I had an opportunity to talk to Bobby as he prepares for his 2018 SHRM National Conference session Once Upon a Time There Was a Mountain of Paper, on Tuesday, June 19 at 7:00 AM. Don’t let the early time scare you off – it promises to be a great session! Bobby is the University Records Officer in charge of the records program all of James Madison University.  With a focus on process improvement, strategic goals, and vision, Bobby works closely with HR staff and campus leadership to facilitate and collaborate all areas of the records program at the university.

And Bobby is an electronics record-keeping evangelist.

As a member of the #SHRM18 Blog Squad, I get to interview speakers and help spread the word about their session, and I personally selected Bobby’s session on record-keeping because it seemed like a topic that, on the surface, doesn’t sound sexy, but is hitting HR departments hard as organizations look to modernize and cut down on their facilities footprints.bobby-zaepfel

Bobby explains, “This is a hot button topic – it tends to be deprioritized until it CAN’T be deprioritized anymore.  A lot of organizations find themselves in a ‘gotta move NOW’ situation and don’t make plans for the future.” The trick, Bobby continues, is to be strategic about how you will move forward with electronic record-keeping. Buying a system isn’t enough. Like all HR tech, you need to have a plan first.

When I asked Bobby what advice he would give to an HR department about to embark on the path to electronics record-keeping, he said, “Approach it with a heavy emphasis on workflows. A lot of the (record-keeping) systems out there are very specific about what they can and can’t do. Draw a concept map out before you dive into the pond – what are the workflows? Who needs access? Etc.”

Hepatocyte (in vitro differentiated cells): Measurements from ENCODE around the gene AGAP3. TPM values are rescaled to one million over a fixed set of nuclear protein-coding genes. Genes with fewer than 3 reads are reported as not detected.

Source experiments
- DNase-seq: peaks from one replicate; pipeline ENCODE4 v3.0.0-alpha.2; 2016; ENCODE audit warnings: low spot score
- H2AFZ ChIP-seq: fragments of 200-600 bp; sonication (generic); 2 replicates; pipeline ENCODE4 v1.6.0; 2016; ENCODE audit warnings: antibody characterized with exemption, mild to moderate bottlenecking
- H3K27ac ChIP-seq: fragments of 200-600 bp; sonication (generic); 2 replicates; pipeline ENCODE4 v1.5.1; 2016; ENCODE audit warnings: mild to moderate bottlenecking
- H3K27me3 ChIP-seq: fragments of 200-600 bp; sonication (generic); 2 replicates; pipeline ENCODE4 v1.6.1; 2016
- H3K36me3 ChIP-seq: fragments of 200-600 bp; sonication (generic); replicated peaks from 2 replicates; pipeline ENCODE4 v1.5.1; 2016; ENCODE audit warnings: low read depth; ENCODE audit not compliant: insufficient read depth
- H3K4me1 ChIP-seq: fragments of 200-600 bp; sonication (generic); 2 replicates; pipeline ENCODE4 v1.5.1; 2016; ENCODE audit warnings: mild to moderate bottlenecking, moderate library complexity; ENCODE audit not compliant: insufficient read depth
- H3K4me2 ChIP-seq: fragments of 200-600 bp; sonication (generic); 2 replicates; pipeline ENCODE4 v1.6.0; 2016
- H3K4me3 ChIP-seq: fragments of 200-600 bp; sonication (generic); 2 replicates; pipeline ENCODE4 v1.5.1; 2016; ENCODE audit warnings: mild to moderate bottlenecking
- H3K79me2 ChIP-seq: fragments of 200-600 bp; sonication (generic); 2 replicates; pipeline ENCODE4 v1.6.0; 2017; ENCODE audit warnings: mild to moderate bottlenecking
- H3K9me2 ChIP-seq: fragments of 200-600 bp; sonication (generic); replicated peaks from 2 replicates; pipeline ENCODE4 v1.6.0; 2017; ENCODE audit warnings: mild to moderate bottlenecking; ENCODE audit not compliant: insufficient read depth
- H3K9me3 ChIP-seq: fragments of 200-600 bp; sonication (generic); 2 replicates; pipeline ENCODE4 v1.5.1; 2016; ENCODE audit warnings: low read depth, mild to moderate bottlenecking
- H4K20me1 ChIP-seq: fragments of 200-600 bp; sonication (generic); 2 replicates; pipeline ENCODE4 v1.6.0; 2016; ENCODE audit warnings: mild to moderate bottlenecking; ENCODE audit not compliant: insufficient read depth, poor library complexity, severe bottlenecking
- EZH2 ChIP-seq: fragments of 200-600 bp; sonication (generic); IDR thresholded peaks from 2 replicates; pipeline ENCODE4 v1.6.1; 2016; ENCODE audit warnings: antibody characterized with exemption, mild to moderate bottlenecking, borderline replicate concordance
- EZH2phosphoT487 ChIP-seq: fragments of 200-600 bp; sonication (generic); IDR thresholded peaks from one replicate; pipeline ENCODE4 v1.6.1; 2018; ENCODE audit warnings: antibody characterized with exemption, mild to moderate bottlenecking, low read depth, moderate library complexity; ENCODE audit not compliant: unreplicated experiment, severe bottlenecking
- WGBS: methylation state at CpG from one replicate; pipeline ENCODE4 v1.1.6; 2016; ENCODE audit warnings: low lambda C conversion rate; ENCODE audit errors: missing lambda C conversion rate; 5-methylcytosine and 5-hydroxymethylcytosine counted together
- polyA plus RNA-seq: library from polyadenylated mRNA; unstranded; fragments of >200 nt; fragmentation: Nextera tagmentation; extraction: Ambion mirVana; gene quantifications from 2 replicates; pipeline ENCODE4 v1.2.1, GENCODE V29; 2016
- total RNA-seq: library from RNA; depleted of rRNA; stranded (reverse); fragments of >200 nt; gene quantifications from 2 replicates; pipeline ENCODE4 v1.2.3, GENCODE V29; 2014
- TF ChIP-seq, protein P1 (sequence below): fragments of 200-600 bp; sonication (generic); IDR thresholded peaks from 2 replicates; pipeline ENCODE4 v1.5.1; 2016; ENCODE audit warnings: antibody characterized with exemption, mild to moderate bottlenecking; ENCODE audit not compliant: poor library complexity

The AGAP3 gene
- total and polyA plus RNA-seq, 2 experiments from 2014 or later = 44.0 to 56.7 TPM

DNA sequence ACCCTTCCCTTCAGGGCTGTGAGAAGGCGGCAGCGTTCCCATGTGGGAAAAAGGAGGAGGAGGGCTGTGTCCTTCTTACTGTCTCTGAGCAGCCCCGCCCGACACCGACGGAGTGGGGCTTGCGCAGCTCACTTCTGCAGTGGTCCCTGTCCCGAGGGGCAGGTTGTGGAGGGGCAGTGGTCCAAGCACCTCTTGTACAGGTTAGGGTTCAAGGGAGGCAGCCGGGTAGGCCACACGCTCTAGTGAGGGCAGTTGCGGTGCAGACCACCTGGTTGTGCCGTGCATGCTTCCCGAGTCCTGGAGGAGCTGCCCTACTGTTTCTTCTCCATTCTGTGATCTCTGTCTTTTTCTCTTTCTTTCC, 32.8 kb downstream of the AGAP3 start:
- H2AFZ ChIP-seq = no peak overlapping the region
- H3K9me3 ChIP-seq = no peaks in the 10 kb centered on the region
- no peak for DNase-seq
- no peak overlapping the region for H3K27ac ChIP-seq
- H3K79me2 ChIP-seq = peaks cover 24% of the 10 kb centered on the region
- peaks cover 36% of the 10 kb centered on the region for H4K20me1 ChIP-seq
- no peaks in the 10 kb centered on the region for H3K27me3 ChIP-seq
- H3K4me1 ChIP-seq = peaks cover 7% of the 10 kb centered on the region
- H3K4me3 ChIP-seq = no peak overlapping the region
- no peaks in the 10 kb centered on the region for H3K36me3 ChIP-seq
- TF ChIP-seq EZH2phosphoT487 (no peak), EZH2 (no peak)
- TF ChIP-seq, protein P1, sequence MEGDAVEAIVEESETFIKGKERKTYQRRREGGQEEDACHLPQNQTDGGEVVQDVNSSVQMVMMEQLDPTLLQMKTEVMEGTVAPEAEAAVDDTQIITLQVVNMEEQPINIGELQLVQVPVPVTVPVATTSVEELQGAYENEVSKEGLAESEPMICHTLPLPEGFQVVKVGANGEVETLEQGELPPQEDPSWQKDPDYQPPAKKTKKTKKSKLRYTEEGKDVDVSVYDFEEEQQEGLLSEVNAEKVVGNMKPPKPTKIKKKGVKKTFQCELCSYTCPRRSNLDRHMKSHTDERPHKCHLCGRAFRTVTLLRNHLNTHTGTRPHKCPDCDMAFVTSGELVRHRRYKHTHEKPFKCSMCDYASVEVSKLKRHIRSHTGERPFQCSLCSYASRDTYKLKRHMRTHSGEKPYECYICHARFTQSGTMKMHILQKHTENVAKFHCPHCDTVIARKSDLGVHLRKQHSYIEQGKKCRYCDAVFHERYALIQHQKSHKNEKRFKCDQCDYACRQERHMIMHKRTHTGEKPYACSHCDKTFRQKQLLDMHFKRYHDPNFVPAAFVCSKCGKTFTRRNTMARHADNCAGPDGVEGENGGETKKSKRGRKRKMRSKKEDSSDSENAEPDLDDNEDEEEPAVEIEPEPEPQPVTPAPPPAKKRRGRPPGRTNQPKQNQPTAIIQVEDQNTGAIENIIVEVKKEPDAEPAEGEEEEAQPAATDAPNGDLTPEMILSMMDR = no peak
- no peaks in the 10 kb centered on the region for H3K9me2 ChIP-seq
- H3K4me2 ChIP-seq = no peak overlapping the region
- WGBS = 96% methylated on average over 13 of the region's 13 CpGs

When mapping out the requirements for a record-keeping system, it’s this last point that some HR departments forget. Bobby gave me an overview of a records-conversion project James Madison University is about to embark on (moving from an “online file cabinet” to an record-keeping system), and when they started reviewing who needed access, it was clear that the needs went far beyond HR’s records. Student records, transcripts, applications, accounting – all needed to be accessed across the university. This requirement – and the careful planning that preceded it – led them to a solution that was tailor made for higher education.

I enjoyed my conversation with Bobby Zaepfel. He’s funny, engaging, and tells a great story. His first career was in broadcasting, and you can hear the roots of that past in the way he approaches his content. His first experience with the SHRM National Conference was last year in New Orleans – guess whose session was during the tornado warning? Thankfully, it all worked out!

When I shared I live in Colorado, Bobby was quick to proclaim his love for Red Rocks Amphitheater (as well he should) and shared that he was a bit of a Dead Head before settling down. He’s the proud father of three boys – twin 6-yr-olds and a 4-yr-old.

As our conversation wrapped up, I asked Bobby if there was anything else he wanted me to share with the readers. “SHRM is a wealth of resources – if you go on their site, you can find information on pretty much any topic,” he said. “This is so incredibly helpful for smaller HR departments, folks new to the industry, and true generalists who have to handle everything on their own.”

Well said, Bobby.

 

Join Bobby Zaepfel for his session at 2018 SHRM National Conference: Once Upon a Time There Was a Mountain of Paper, Tuesday, June 19, 7:00 AM